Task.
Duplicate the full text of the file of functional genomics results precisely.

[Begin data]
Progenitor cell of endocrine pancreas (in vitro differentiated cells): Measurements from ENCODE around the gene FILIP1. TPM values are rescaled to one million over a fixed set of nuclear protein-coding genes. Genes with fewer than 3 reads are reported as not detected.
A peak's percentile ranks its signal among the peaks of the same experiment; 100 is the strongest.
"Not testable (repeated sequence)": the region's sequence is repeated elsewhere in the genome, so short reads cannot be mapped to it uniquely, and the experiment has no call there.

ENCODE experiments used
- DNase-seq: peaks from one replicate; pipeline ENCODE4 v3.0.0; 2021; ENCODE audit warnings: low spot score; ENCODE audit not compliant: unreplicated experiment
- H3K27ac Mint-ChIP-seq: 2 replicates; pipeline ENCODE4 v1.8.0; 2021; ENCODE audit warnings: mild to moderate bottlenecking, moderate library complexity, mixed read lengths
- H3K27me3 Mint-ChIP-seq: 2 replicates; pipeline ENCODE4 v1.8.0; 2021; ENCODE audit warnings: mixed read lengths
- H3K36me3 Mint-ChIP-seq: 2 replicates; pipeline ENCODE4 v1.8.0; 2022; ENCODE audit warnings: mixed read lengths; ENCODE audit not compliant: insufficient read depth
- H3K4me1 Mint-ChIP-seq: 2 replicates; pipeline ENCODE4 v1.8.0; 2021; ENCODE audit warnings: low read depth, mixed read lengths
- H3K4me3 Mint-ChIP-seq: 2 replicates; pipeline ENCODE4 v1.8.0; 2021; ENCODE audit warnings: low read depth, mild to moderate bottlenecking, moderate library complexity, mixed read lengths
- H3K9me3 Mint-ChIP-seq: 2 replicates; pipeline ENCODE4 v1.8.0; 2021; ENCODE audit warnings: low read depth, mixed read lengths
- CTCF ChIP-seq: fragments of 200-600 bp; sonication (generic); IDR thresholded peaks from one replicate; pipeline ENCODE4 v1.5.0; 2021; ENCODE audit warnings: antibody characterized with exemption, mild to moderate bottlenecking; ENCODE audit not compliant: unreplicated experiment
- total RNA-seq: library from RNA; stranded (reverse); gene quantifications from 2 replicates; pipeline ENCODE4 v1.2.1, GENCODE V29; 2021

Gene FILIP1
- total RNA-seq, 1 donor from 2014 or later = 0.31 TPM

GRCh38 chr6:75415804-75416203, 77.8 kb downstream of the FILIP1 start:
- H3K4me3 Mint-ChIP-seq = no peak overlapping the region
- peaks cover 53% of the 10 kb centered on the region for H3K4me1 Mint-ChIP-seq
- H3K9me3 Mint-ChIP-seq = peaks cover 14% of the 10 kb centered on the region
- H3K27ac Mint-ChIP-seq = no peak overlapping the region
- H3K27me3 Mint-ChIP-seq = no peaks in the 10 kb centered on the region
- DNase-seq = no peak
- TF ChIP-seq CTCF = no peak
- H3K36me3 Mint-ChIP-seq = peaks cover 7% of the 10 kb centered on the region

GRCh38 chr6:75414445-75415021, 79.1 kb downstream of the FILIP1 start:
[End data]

Progenitor cell of endocrine pancreas (in vitro differentiated cells): Measurements from ENCODE around the gene FILIP1. TPM values are rescaled to one million over a fixed set of nuclear protein-coding genes. Genes with fewer than 3 reads are reported as not detected.
A peak's percentile ranks its signal among the peaks of the same experiment; 100 is the strongest.
"Not testable (repeated sequence)": the region's sequence is repeated elsewhere in the genome, so short reads cannot be mapped to it uniquely, and the experiment has no call there.

ENCODE experiments used
- DNase-seq: peaks from one replicate; pipeline ENCODE4 v3.0.0; 2021; ENCODE audit warnings: low spot score; ENCODE audit not compliant: unreplicated experiment
- H3K27ac Mint-ChIP-seq: 2 replicates; pipeline ENCODE4 v1.8.0; 2021; ENCODE audit warnings: mild to moderate bottlenecking, moderate library complexity, mixed read lengths
- H3K27me3 Mint-ChIP-seq: 2 replicates; pipeline ENCODE4 v1.8.0; 2021; ENCODE audit warnings: mixed read lengths
- H3K36me3 Mint-ChIP-seq: 2 replicates; pipeline ENCODE4 v1.8.0; 2022; ENCODE audit warnings: mixed read lengths; ENCODE audit not compliant: insufficient read depth
- H3K4me1 Mint-ChIP-seq: 2 replicates; pipeline ENCODE4 v1.8.0; 2021; ENCODE audit warnings: low read depth, mixed read lengths
- H3K4me3 Mint-ChIP-seq: 2 replicates; pipeline ENCODE4 v1.8.0; 2021; ENCODE audit warnings: low read depth, mild to moderate bottlenecking, moderate library complexity, mixed read lengths
- H3K9me3 Mint-ChIP-seq: 2 replicates; pipeline ENCODE4 v1.8.0; 2021; ENCODE audit warnings: low read depth, mixed read lengths
- CTCF ChIP-seq: fragments of 200-600 bp; sonication (generic); IDR thresholded peaks from one replicate; pipeline ENCODE4 v1.5.0; 2021; ENCODE audit warnings: antibody characterized with exemption, mild to moderate bottlenecking; ENCODE audit not compliant: unreplicated experiment
- total RNA-seq: library from RNA; stranded (reverse); gene quantifications from 2 replicates; pipeline ENCODE4 v1.2.1, GENCODE V29; 2021

Gene FILIP1
- total RNA-seq, 1 donor from 2014 or later = 0.31 TPM

GRCh38 chr6:75415804-75416203, 77.8 kb downstream of the FILIP1 start:
- H3K4me3 Mint-ChIP-seq = no peak overlapping the region
- peaks cover 53% of the 10 kb centered on the region for H3K4me1 Mint-ChIP-seq
- H3K9me3 Mint-ChIP-seq = peaks cover 14% of the 10 kb centered on the region
- H3K27ac Mint-ChIP-seq = no peak overlapping the region
- H3K27me3 Mint-ChIP-seq = no peaks in the 10 kb centered on the region
- DNase-seq = no peak
- TF ChIP-seq CTCF = no peak
- H3K36me3 Mint-ChIP-seq = peaks cover 7% of the 10 kb centered on the region

GRCh38 chr6:75414445-75415021, 79.1 kb downstream of the FILIP1 start: